Doris Lynch

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Owed

In a time when many confront and protest the racism prevalent in our society, Bennett’s new book is vital. Recommended for all collections.
PREMIUM

Whale Day: And Other Poems

Not Collins’s best collection but a solid one that all libraries will want for its emotional resonance during difficult times.
PREMIUM

Asylum: A personal, historical, natural inquiry in 103 lyric sections

Precise language, deft metaphors, and emotional undertones keep audiences invested and sometimes enthralled. Recommended for most collections.

PREMIUM

Obit

Often incorporating short declarative sentences, Chang’s poems can veer toward being list-like but move forward quickly to endings that surprise and even amaze as they burrow deep into those grieving places all of us have experienced. Recommended for most collections.
PREMIUM

Come the Slumberless to the Land of Nod

One of the poet’s great strengths is her ability to forge striking metaphors even if several veer far from the sensate world: “white petals disappear into his shadow like a conclusion.” But that’s a quibble, as most poems impart a passionate fierceness while revealing a shared humanity. Highly recommended for most collections.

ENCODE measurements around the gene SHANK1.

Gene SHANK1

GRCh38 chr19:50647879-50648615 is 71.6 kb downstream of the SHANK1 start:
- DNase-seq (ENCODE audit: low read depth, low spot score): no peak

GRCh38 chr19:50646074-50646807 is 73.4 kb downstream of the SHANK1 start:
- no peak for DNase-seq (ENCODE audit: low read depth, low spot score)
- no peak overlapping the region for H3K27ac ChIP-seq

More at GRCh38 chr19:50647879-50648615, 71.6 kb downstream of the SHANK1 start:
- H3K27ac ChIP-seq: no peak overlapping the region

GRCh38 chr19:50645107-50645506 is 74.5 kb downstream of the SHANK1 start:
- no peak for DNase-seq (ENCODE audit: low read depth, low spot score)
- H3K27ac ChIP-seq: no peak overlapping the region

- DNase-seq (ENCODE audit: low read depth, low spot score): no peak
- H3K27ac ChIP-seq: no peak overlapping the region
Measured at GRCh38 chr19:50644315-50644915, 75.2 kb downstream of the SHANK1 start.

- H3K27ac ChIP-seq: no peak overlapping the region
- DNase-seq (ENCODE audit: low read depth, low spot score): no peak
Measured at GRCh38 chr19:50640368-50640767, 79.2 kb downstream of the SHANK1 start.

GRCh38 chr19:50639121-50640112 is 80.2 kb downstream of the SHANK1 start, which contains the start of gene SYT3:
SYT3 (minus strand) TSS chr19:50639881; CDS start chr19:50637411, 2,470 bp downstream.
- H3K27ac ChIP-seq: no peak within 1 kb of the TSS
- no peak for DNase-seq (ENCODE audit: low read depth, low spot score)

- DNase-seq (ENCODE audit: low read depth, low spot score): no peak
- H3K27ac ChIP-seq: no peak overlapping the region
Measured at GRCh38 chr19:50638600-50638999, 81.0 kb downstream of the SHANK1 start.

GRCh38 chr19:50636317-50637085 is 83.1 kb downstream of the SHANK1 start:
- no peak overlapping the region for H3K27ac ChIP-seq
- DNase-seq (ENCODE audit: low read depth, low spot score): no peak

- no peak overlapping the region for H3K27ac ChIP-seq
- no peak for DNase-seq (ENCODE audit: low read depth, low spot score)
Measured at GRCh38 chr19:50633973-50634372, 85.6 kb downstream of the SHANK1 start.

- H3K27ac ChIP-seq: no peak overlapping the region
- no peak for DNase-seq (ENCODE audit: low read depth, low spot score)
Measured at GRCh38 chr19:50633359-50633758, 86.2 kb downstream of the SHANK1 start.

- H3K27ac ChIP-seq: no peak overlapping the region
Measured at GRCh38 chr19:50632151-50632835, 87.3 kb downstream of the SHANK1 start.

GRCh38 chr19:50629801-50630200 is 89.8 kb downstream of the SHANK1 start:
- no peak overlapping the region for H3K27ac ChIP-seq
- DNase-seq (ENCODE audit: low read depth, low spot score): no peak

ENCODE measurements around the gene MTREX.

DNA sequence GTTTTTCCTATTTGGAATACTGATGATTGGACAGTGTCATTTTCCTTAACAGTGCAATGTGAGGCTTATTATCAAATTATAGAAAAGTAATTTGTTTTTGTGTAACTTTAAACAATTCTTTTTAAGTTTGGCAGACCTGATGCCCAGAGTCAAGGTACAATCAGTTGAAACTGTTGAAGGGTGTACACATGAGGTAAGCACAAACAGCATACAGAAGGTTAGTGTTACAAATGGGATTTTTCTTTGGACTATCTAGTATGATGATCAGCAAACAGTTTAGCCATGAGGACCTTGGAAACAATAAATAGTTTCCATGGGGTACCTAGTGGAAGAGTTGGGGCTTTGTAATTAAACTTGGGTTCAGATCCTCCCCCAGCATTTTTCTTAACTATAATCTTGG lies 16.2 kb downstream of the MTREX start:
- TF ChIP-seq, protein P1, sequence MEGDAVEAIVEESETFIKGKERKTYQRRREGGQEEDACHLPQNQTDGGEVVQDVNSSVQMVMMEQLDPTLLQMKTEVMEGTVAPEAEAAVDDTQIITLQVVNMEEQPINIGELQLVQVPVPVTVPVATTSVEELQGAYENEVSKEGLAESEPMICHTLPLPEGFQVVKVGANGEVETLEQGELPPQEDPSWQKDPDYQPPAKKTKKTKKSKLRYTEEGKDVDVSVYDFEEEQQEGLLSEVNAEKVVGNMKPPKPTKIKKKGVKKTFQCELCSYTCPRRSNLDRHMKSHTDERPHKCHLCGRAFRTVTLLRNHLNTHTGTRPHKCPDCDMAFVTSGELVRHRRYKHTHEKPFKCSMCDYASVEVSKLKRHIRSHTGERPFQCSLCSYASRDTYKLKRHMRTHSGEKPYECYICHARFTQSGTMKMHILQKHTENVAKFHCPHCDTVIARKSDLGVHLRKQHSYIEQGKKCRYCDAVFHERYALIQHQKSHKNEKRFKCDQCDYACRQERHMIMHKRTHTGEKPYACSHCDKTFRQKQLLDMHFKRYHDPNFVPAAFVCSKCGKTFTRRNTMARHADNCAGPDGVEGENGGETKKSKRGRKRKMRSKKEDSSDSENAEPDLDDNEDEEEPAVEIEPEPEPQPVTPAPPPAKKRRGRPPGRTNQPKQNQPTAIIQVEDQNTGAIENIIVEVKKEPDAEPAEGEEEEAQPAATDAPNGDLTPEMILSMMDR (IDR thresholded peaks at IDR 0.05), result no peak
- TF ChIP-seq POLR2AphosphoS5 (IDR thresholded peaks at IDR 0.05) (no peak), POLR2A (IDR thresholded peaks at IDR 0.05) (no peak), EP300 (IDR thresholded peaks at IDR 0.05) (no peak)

PREMIUM

In the Lateness of the World

Throughout her career, Forché has forged poems of witness, and she does so here with beauty and lyricism. The one misstep is an overabundance of list poems; Forché can bring to life objects better than nearly anyone, but we want the revelatory journey behind them. Yet, finally, this bounty of rich poetry is recommended for all collections.
PREMIUM

Living Weapon: Poems

An uneven but interesting collection showcasing life in New York City today, sometimes veering toward dull, ordinary language and sometimes singing with their take on society. For larger collections.

The Anti-Grief

Throughout, Boruch easily folds storytelling into her poems and makes deep emotional connections, as when Dorothy Wordsworth’s life segues into that of the poet’s grandmother. Repetition is occasionally overused, and the poet loses focus in the long poem “Keats Is Coughing,” which compares visits to Rome and Alaska, but overall this is a collection not to be missed.
PREMIUM

Love and I

In nearly every poem, the poet delves deeply. Her questing invites us to read and reread. For all academic and larger public library collections.

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